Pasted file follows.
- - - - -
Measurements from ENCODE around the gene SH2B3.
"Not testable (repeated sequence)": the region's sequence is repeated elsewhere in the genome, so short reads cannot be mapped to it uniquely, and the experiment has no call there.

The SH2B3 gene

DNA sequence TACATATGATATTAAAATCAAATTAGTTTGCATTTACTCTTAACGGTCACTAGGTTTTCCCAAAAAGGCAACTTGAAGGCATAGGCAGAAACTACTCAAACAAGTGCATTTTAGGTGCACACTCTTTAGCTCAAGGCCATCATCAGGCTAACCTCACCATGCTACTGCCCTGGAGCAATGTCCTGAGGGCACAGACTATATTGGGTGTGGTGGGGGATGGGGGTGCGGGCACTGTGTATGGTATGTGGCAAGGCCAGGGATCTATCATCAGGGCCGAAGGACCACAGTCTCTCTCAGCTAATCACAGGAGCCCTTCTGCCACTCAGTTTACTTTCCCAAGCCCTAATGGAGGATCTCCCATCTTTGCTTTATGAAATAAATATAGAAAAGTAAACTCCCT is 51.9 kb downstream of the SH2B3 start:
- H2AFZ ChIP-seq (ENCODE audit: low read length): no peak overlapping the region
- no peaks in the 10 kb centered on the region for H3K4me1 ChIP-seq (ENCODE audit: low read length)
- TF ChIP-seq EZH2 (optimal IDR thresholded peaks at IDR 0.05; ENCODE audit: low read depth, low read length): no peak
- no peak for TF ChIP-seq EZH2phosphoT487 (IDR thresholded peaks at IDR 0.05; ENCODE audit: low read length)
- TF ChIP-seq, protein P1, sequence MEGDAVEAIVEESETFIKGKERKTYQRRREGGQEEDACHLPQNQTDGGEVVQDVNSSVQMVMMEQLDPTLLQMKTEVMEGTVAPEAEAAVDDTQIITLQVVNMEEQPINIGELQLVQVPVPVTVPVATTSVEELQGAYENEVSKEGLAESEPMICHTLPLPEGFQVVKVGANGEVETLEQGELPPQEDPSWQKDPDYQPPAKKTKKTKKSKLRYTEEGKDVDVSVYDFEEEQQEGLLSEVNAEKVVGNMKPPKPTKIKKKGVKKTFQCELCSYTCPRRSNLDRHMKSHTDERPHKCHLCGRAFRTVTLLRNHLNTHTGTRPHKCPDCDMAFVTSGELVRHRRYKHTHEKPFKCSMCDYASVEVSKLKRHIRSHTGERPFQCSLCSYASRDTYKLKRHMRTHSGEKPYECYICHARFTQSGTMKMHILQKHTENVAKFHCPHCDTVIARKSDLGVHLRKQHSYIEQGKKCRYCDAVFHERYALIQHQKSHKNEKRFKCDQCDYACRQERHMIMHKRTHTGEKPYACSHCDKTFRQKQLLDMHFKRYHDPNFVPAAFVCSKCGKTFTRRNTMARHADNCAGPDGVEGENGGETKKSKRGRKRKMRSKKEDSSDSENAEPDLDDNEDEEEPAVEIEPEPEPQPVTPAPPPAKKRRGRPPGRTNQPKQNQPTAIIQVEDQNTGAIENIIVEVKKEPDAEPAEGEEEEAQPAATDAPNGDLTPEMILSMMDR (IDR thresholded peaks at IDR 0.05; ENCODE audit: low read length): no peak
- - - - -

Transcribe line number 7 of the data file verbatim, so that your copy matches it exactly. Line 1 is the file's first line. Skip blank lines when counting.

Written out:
- TF ChIP-seq EZH2 (optimal IDR thresholded peaks at IDR 0.05; ENCODE audit: low read depth, low read length): no peak